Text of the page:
Challenging Vitreoretinal Surgery Cases: Highlights from Retinawesome 13, Part 1

The name, Retinawesome, really says it all, and lucky number 13 — Challenging Vitreoretinal Surgery Cases certainly did not disappoint! This virtual event was held on February 26, 2022, and can be viewed on YouTube. It had everything you could want — and things you didn’t know you needed — in a presentation of challenging cases, mysteries, surprises, spirited discussions … and even a musical number.

Dr. Hudson Nakamura opened the session by introducing Brazilian singer Gabriel Diaz, whose guitar stylings and musical talent set the stage for the exciting case presentations.

A Case of a Massive Submacular Hemorrhage

First to present was keynote speaker, Dr. Wai-Ching Lam, who described the surgical management of a massive submacular hemorrhage. Although this is not a new topic for many, especially to our seasoned vitreoretinal experts, it turned out to be a valuable refresher for the audience. Dr. Lam shared the effects of a submacular hemorrhage, starting with the direct damage to photoreceptors cells from clot formation, including iron toxicity from the blood causing oxidative stress, and formation of a physical barrier, blocking the actions of the RPE pumps and nutrient diffusion, starting right on Day 1.  

Over time, this is followed by severe degeneration of the outer retinal layers, photoreceptors and RPE layer, leading to RPE atrophy and scarring within the first couple weeks. Prognosis is very dependent on the size of the hemorrhages, and the duration of time they are allowed to stick around. Like so many things in retina, the earlier the treatment, the better the outcome. As Dr. Lam explains, the goal of treatment is to displace any blood from the fovea, break up the clot, and then treat the underlying reason the hemorrhage occurred.

Dr. Lam explained the mechanism of tissue plasminogen activator (tPA), converting plasminogen to plasmin, which is very useful in causing fibrinolysis which breaks down the offending clot and can be delivered subretinally or intravitreally. Naturally, subretinal delivery is more technically challenging and has greater risks, but it does directly target the hemorrhage. Intravitreal delivery can be done in the office and studies have shown that it does have a high degree of complete displacement of the hemorrhage. Dr. Lam shared a couple of cases, accompanied by very illustrative fundus images, OCTs and spectacular intraoperative OCT, guiding the tPA treatment of severe macular hemorrhage. Like a vitreoretinal magician, he created a retinotomy and allowed the large amount of blood to escape from the subretinal space, which facilitated reattachment without the inferior displacement of blood.  

Dr. Lam highlighted a complication that involved blood escaping through the macula, and he advised if this occurs, not to quit, proceed with the plan, but create the bleb elsewhere (always start outside the area of hemorrhage) and deal with the macular hole in a secondary surgery. He also recommends a gentle touch, avoiding forceful subretinal injection to reduce the risk of RPE rips and macular hole formation. He shared that he uses the foot pedals of the viscous fluid injector to inject; and usually turns down the injection pressure to about 16 to 20, carefully gauging through the outside to see just how fast the fluid is going — avoiding the gush, but rather maintaining a continuous steady flow. Finally, minimize the number of punctures to the retina, push the needle through when the first bleb is created, stay there as long as possible — and always keep a steady injection hand.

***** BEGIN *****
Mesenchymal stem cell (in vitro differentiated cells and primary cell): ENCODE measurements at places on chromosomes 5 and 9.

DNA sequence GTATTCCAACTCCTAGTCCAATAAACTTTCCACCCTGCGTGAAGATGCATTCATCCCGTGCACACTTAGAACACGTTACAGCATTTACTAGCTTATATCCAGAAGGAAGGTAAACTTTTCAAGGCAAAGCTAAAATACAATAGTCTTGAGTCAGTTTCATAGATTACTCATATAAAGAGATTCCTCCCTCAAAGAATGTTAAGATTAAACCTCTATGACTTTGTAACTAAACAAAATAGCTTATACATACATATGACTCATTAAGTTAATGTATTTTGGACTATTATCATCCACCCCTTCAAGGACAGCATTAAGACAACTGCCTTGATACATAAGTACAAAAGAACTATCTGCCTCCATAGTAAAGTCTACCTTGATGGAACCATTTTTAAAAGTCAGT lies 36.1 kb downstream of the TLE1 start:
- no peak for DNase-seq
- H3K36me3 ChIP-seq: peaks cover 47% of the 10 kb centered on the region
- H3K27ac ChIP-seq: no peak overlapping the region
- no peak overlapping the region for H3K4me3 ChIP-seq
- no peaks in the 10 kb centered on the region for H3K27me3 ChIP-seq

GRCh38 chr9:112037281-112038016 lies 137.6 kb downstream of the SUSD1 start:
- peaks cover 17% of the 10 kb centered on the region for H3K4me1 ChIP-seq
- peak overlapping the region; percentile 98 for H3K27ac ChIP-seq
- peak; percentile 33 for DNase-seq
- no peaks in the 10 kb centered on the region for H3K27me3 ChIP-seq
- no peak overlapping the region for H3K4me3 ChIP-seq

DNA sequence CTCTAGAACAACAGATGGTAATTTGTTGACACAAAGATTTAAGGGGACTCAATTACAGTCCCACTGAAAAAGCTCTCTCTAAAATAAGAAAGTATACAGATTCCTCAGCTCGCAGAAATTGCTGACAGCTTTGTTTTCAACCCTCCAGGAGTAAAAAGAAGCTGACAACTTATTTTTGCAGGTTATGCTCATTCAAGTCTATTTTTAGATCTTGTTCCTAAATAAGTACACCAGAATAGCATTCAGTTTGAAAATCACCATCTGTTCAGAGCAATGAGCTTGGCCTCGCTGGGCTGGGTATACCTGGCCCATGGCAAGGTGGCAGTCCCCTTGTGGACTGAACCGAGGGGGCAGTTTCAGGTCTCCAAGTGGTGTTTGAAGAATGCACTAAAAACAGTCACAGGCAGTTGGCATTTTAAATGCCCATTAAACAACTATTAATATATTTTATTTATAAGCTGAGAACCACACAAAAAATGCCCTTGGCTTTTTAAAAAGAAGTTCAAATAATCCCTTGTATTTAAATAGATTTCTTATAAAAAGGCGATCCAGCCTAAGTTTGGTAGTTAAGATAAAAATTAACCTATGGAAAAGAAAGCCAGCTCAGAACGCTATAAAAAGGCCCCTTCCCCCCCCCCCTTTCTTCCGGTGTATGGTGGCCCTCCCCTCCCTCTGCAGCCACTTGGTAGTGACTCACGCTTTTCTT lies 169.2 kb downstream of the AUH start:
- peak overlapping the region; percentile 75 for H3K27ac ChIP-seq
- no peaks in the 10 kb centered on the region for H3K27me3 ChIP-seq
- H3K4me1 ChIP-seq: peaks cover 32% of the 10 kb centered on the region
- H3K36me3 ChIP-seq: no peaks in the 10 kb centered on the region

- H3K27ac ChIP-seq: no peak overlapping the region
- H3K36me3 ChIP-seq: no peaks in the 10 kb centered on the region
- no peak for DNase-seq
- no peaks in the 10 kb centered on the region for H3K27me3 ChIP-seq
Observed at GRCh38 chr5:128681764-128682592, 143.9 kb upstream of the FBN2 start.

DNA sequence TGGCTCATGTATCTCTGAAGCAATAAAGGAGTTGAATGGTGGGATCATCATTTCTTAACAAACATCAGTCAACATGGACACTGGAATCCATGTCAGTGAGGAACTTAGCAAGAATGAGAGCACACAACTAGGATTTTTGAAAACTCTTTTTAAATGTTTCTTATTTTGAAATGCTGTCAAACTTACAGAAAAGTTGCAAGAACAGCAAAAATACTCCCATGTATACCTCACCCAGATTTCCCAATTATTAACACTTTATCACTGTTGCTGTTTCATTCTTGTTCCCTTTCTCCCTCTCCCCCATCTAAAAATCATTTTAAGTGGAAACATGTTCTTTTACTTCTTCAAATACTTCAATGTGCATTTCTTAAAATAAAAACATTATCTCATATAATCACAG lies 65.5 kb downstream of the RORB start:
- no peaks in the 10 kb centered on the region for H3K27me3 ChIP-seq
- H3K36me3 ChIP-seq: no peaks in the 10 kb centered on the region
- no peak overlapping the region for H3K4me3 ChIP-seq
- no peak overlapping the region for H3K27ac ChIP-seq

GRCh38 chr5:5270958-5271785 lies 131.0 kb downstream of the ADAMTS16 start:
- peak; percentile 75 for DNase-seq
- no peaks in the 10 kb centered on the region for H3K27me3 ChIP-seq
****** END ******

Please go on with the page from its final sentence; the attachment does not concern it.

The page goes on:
A Challenging ERM Case

Keeping with the “awesome” theme, next was a presentation entitled, Epiretinal Membrane Surgery Pinch & Bleed, from Dr. Vaibhav Sethi from the Arunodaya Deseret Eye Hospital in India. He shared incredible surgical video, starting with a strongly adhered PVD, and then using brilliant blue stain, he proceeded to remove the ERM, but it was coming out in small patchy pieces … not quite the “easy-peasy” surgery he had anticipated. Rather suddenly, when peeling a remaining “island” there was a gush of blood, so Dr. Sethi decided to wait a moment, take a breath, let it clot, increase the pressure slightly and say a prayer that he didn’t have a full thickness break on his hands.  

He described how after getting back to normalizing pressure, he aspirated the fluid around the area. Soon realizing that he should have left the clot in place because it was acting as a natural clog, he let it reform and fortunately, it was parafoveal. Dr. Sethi shared fundus photos and OCT images from one month postoperatively: the fovea was good, everything looked fine and there was a partial thickness break visible where part of the laminar tissue had been pinched while lifting on the island. The patient’s vision was also good.